— Stories of King Arthur and His Knights - Retold from Malory's "Morte dArthur" • U. Waldo Cutler

... Rayel was much amused by the children, the youngest of whom had climbed upon his knee and was taking liberties with his cravat. He was wholly unaccustomed to the pranks of children, and we frequently rallied to his defence. He seemed to enjoy them, however, and was soon involved in a spree at which both Hester and I ...
— The Master of Silence • Irving Bacheller

... his jaw drooping. For just a second he stiffened his arms as though to throw himself in an attitude of defence. ...
— Dick Prescott's Third Year at West Point - Standing Firm for Flag and Honor • H. Irving Hancock

... knee in front, and to the mid-leg behind; they are of sufficient thickness to answer the purpose of concealment whilst the female stands in an erect position, but in any other attitude form but a very ineffectual defence. Sometimes the tissue is strings of silk-grass, twisted and knotted at the end. After remaining with them about an hour, we proceeded down the channel with an Indian dressed in a sailor's jacket for our pilot, and on reaching the main ...
— First Across the Continent • Noah Brooks

... the Abyssinian army of Abrahah, the Christian, was destroyed by swallows (Ababil which Major Price makes the plural of Abilah a vesicle) which dropped upon them "stones of baked clay," like vetches (Pilgrimage ii. 175). See for details Sale (in loco) who seems to accept the miraculous defence of the Ka'abah. For the horrors of small-pox in Central Intertropical Africa the inoculation, known also to the Badawin of Al-Hijaz and other details, readers will consult "The Lake Regions of Central Africa" (ii. 318). The Hindus "take the bull by the horns" and ...
— The Book of the Thousand Nights and a Night, Volume 1 • Richard F. Burton

... house of lords were slight, and the house of commons adopted them without any argument on their merits. Peel, who had made a convincing defence of his recent conduct, and who afterwards took a statesmanlike course in the reformed parliament, declared, with some petulance, that he would have nothing to do with the consideration of provisions ...
— The Political History of England - Vol XI - From Addington's Administration to the close of William - IV.'s Reign (1801-1837) • George Brodrick

... an engineer, and who, with the crucifix in his hand, is directing at what object the cannon is to be pointed. On the left side of the picture is seen Basilico Boggiero, a priest, who was tutor to Palafox, celebrated for his share in the defence, and for his cruel fate when he fell into the hands of the enemy. He is writing a despatch to be sent by a carrier pigeon, to inform their distant friends of the unsubdued energies of ...
— The Mirror of Literature, Amusement, and Instruction. - Volume XIII, No. 376, Saturday, June 20, 1829. • Various

... idea, not of the false liberty you now worship, but of responsibility— responsibility. The enlightened, the moneyed, the cultivated class shall be responsible to the central authority—emperor, duke, president; the name does not matter—for the national expense and the national defence, and it shall be responsible to the working-classes of all kinds for homes and lands and implements, and the opportunity to labor at ...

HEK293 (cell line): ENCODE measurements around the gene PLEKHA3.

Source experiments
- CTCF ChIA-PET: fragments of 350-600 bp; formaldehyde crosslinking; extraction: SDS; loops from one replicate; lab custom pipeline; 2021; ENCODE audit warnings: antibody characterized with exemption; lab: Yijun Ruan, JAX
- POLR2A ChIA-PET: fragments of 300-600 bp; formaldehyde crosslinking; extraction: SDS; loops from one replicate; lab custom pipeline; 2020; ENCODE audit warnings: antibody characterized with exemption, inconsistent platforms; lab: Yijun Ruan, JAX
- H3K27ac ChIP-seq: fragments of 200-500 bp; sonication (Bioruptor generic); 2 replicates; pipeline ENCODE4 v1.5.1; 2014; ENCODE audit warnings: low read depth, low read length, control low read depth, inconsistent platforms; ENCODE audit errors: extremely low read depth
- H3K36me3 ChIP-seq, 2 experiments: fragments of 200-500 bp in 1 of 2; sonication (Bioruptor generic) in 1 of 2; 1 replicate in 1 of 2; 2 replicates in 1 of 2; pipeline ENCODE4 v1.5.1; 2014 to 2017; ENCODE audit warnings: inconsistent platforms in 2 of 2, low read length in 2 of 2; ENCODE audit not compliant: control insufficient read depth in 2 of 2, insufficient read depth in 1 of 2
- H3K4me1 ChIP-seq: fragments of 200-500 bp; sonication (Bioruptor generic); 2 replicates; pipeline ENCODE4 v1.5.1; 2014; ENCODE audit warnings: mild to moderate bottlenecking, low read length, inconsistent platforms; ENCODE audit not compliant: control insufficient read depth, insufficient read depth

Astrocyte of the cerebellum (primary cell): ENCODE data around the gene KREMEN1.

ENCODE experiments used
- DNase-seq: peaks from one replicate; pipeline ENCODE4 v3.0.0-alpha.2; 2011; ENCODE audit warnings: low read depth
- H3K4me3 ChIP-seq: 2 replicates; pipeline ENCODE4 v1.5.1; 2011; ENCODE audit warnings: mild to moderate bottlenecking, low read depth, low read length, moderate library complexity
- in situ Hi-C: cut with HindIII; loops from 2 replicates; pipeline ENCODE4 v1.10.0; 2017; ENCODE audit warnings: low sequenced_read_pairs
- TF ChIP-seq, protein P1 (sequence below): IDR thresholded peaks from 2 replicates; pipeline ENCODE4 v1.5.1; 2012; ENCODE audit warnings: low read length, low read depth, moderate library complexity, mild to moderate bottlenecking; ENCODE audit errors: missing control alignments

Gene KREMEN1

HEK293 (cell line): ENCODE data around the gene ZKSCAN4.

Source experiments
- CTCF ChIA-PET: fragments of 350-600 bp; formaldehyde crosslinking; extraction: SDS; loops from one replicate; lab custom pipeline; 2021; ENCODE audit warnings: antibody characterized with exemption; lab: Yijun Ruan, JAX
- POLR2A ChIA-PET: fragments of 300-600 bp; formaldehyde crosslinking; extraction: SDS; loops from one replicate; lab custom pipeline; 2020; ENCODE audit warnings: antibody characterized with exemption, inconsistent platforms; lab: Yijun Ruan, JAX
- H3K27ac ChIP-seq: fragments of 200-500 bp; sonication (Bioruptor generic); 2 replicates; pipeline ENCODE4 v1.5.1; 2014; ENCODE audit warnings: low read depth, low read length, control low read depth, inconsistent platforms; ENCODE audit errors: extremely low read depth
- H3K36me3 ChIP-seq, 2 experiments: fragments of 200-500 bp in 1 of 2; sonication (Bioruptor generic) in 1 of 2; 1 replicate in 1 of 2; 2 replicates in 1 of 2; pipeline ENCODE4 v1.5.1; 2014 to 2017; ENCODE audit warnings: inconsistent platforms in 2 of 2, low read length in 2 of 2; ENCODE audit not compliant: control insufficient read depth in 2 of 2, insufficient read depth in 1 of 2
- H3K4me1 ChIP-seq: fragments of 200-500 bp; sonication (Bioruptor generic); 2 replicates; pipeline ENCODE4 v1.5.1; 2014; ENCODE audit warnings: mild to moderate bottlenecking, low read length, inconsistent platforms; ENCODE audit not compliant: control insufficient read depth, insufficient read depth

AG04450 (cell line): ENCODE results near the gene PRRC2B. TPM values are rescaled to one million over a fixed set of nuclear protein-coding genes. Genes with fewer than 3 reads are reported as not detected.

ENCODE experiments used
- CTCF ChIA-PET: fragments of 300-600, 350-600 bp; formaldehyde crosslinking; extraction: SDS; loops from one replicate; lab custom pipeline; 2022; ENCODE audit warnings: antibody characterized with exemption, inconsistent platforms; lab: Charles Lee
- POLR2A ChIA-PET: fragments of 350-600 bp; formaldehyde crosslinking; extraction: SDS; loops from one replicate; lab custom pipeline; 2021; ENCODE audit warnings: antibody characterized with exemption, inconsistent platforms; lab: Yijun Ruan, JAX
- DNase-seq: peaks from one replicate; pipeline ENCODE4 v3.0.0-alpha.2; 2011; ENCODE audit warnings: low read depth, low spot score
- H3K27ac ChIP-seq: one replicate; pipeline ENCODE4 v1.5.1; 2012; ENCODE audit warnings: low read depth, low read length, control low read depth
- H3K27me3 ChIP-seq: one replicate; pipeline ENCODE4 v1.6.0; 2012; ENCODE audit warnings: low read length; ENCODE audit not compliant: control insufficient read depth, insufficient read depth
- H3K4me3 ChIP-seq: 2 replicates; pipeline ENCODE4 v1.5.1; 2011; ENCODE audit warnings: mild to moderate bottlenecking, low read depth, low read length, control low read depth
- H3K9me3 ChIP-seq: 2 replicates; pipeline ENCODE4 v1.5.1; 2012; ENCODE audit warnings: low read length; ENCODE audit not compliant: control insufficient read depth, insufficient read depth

— Henry James, Jr. • William Dean Howells

... regard to Lord St. Erme, she was very angry with Lord Martindale for not having consulted her, and at the same time caressed her great-niece beyond endurance. Besides, it was unbearable to hear sweet Violet scoffed at. Theodora spoke hastily in her defence; was laughed at for having been gained over; replied vehemently, and then repented of losing temper with one so aged and infirm. Her attention to Mrs. Nesbit had been one of her grounds of self-complacency; but this had now failed her—distance was the only means of keeping the peace and ...
— Heartsease - or Brother's Wife • Charlotte M. Yonge

... no denial, no defence. "Uncle Gabe," he said slowly, still busied with the stone, "hev that gal been over hyeh sence y'u tol' ...
— A Cumberland Vendetta • John Fox, Jr.

... principles he so eloquently impressed on others. Yet the point of weakness was honourable. It lay in his respect for women in general, and in his tender chivalry for the one woman who had cast herself upon his generosity. (See Shelley's third letter to Godwin (Hogg 2 page 63) for another defence of his conduct. ...
— Percy Bysshe Shelley • John Addington Symonds

... common for a chief or the governor of a district in times of great difficulty and personal danger to require from one of the leaders of such gangs a night-guard or palang ki chauki: and no less so to entertain large bodies of them in the attack and defence of forts and camps whenever unusual courage and skill were required. The son of the Raja of Charda exchanged turbans with a Badhak leader, Mangal Singh, as a mark of the most intimate friendship. This episode recalls ...
— The Tribes and Castes of the Central Provinces of India - Volume II • R. V. Russell

... accused this man to his father of incest; and, to conceal the falsehood of the charge, suborned witnesses against him. When the plea of the accusation had been fully declared, Broder could not bring any support for his defence, and his father bade his friends pass sentence upon the convicted man, thinking it less impious to commit the punishment proper for his son to the judgment of others. All thought that he deserved outlawry except Bikk, who did not shrink from giving a more ...